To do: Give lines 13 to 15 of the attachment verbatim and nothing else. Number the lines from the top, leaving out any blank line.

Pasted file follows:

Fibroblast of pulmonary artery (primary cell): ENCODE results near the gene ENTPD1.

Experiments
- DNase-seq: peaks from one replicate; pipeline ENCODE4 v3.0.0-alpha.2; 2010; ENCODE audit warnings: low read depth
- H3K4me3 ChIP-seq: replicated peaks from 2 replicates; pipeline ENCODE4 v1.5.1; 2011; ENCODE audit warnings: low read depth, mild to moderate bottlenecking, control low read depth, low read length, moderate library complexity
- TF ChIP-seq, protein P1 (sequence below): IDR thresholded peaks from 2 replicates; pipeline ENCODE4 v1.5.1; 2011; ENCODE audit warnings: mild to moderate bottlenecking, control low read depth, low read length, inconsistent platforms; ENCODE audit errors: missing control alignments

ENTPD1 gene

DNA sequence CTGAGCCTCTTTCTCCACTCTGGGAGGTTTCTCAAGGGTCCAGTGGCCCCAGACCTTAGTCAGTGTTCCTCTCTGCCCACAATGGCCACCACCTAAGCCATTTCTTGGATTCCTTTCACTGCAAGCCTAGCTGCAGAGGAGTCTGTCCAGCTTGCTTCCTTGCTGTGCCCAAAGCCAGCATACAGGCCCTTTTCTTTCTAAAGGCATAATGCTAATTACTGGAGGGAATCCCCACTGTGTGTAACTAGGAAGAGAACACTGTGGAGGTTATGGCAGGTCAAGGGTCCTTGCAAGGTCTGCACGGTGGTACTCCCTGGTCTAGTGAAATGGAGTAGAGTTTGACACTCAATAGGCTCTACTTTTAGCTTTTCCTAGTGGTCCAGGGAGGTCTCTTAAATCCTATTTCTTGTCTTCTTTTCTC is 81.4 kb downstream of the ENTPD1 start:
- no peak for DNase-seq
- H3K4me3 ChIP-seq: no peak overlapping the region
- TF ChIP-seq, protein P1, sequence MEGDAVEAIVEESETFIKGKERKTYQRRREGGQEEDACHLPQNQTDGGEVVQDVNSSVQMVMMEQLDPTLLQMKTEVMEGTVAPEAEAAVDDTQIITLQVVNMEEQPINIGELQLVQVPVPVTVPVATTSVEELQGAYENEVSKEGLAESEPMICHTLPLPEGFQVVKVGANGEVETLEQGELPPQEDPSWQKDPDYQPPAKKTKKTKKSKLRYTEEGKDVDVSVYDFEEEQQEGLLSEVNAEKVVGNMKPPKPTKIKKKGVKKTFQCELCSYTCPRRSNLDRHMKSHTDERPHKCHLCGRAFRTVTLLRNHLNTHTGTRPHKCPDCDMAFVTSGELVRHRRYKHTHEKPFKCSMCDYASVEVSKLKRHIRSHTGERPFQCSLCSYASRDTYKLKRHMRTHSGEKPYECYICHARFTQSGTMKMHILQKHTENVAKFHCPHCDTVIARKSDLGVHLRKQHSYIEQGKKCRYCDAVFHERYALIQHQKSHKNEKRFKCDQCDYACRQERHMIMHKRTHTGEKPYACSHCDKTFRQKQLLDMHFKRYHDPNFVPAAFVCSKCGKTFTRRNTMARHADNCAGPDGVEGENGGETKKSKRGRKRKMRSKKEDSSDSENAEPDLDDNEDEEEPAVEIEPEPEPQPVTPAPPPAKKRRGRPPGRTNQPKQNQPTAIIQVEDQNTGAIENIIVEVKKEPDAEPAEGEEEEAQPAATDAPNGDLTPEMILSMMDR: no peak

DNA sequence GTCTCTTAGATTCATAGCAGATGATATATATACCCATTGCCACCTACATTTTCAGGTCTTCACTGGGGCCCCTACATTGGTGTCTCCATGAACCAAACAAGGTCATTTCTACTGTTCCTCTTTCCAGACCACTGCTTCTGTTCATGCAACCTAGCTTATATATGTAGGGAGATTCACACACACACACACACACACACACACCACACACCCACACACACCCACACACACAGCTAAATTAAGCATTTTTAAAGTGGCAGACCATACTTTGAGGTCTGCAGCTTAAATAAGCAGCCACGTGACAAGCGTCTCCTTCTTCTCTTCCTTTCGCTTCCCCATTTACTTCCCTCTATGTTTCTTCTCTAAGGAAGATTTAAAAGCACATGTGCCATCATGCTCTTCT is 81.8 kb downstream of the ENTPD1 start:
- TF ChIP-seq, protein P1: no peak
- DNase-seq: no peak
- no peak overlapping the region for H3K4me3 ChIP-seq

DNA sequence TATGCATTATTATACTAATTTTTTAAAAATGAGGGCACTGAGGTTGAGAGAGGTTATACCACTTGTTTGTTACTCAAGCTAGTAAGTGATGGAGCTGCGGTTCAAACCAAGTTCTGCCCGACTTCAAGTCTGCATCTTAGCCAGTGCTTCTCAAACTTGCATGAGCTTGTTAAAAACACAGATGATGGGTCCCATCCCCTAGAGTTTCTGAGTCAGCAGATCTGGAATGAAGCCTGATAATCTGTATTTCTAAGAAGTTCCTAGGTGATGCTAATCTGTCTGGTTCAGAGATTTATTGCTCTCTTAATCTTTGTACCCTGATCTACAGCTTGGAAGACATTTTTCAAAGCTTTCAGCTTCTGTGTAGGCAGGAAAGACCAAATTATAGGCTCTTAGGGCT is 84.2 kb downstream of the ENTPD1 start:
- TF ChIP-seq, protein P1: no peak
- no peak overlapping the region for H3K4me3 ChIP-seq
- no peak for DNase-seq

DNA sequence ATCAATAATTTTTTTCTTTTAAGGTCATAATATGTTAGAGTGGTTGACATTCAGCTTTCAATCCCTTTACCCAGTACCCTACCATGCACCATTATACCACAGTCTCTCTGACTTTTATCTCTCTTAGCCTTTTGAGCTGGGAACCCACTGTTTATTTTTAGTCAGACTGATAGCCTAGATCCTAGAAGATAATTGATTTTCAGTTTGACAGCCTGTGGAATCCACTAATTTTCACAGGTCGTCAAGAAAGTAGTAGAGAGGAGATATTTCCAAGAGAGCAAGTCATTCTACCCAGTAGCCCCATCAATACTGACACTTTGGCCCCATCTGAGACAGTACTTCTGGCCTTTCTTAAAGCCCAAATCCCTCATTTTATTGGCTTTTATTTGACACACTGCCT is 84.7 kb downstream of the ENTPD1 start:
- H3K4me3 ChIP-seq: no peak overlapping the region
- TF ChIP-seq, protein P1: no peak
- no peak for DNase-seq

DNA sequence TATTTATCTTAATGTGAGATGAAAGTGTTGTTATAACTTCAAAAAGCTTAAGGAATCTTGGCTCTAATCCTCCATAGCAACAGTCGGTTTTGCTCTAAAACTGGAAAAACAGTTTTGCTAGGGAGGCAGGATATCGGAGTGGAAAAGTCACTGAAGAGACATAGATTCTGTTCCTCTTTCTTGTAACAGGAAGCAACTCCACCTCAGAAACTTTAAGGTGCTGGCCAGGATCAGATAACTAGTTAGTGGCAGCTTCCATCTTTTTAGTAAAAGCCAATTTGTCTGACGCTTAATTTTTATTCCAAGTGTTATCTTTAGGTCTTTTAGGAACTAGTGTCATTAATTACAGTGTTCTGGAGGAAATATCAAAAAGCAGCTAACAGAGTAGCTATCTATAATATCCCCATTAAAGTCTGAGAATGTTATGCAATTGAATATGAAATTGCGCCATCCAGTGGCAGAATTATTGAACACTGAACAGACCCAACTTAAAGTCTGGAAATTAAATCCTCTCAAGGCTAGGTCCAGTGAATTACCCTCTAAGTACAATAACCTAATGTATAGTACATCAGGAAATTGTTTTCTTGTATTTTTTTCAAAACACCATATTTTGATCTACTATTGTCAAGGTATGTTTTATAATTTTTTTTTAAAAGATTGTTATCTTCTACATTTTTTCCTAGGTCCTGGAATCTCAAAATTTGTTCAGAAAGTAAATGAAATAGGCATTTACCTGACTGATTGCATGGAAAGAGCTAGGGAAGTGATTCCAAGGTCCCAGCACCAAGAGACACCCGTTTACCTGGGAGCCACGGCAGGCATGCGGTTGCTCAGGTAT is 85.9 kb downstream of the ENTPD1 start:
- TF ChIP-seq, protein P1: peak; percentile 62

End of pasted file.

- DNase-seq: no peak
- no peak overlapping the region for H3K4me3 ChIP-seq

DNA sequence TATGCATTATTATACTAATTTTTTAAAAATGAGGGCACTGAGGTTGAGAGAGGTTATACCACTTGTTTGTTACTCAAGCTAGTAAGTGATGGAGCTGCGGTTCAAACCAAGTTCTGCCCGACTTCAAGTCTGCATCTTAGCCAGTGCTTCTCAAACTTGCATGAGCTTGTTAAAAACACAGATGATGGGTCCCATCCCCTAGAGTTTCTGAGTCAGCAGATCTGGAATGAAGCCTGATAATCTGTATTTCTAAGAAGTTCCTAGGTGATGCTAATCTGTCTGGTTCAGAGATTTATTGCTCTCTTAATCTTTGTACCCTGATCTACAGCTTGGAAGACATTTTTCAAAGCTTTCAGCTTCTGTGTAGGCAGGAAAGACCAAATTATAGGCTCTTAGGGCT is 84.2 kb downstream of the ENTPD1 start: